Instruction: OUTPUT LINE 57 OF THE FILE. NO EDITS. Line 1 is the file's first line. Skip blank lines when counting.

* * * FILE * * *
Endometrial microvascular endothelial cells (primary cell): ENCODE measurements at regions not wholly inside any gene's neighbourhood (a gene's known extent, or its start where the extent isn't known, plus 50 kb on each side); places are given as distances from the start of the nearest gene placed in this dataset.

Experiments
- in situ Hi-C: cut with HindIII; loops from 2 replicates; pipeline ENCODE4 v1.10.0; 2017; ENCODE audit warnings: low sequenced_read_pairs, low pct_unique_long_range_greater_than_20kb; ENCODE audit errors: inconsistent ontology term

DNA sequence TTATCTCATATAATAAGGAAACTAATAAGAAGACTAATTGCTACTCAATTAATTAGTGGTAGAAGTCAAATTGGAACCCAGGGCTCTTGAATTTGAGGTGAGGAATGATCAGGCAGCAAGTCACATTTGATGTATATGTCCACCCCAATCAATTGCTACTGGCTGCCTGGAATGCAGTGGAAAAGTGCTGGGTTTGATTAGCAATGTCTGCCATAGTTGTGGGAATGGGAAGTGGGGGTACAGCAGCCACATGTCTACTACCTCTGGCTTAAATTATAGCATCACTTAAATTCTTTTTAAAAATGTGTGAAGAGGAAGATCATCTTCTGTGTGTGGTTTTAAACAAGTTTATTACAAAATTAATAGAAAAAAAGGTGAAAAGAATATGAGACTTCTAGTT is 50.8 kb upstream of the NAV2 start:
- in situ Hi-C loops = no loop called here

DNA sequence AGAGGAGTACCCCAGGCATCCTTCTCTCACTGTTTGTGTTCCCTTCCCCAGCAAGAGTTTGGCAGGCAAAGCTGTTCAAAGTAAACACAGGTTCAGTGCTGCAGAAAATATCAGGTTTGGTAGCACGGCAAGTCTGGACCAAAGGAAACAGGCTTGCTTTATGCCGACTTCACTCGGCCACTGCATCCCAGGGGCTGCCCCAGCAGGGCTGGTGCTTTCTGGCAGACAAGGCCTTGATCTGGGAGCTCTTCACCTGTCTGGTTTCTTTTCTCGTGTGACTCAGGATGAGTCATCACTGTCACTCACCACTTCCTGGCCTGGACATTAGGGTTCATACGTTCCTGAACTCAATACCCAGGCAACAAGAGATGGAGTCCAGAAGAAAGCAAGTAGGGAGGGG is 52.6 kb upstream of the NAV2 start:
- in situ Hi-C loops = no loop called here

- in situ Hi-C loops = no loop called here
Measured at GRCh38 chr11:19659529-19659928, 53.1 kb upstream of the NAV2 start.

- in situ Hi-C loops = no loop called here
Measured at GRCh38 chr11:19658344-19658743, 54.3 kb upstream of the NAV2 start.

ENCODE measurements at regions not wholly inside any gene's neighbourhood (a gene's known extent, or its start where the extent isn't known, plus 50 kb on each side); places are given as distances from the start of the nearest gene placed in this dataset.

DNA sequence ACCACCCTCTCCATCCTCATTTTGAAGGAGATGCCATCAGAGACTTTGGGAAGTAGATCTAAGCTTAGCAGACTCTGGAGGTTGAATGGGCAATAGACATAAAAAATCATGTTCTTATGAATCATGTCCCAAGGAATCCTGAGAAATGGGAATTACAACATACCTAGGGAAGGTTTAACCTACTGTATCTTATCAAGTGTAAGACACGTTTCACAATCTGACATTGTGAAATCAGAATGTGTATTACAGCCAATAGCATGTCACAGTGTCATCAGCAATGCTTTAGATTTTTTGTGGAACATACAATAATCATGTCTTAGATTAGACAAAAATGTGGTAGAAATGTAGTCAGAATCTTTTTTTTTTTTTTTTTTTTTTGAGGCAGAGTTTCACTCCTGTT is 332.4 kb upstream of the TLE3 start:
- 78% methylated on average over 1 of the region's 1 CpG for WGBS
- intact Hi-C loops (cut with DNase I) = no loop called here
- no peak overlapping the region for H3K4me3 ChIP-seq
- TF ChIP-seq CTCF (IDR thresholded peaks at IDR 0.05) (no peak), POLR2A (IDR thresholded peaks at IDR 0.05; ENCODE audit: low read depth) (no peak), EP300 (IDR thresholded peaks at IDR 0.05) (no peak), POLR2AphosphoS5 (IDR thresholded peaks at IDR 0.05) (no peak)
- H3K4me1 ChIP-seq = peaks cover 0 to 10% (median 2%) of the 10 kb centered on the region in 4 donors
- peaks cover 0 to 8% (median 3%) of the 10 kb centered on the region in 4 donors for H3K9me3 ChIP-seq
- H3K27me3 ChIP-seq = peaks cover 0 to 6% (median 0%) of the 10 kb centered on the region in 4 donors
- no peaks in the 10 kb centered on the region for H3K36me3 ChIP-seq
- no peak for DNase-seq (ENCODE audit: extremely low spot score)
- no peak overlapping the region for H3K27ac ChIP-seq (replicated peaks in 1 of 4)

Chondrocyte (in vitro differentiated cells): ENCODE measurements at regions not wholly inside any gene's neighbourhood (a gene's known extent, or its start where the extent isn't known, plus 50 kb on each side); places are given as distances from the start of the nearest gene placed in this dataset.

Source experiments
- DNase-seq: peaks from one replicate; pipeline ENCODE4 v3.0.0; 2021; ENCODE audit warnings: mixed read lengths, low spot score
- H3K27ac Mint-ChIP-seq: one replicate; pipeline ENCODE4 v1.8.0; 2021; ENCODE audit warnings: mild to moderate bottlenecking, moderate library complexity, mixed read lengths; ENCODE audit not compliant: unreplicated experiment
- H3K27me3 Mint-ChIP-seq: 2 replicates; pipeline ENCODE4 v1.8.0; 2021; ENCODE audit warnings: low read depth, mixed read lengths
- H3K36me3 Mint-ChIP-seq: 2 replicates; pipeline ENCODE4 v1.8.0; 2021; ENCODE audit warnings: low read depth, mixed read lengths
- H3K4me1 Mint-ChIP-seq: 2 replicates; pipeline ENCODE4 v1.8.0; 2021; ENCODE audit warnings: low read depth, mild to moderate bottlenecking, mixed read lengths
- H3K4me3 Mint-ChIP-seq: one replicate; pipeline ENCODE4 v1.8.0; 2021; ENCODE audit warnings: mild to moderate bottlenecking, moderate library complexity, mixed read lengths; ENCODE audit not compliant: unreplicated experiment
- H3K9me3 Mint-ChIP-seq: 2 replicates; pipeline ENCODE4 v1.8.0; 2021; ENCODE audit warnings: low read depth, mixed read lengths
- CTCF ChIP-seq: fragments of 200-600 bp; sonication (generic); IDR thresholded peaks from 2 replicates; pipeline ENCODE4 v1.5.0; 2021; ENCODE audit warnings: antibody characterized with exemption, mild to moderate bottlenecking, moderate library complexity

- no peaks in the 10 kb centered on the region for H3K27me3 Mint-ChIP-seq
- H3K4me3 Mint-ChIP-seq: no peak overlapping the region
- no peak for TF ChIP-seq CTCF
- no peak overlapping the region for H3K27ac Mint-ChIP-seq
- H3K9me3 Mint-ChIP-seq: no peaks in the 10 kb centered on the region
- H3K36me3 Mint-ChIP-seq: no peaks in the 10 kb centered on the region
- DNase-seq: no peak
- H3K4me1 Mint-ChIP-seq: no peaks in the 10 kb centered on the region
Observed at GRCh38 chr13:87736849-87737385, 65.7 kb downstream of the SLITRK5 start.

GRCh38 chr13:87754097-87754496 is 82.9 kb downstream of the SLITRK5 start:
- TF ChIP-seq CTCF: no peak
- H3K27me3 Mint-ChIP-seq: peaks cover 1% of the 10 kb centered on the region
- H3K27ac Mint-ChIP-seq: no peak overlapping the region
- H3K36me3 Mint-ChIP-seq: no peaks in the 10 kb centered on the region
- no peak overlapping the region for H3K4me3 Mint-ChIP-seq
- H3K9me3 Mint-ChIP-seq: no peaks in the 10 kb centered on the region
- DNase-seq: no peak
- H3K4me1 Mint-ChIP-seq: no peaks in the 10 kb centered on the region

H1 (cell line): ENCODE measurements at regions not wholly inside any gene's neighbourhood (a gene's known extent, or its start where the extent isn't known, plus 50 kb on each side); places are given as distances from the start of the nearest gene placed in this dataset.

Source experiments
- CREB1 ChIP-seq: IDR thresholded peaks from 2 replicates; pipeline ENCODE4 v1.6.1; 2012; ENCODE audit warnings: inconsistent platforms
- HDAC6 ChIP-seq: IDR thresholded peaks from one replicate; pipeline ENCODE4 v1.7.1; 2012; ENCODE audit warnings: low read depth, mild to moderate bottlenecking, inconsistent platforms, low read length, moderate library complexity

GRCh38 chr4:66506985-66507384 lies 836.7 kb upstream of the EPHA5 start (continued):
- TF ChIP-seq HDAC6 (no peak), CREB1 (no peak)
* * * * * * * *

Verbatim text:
- TF ChIP-seq HDAC6 (no peak), CREB1 (no peak)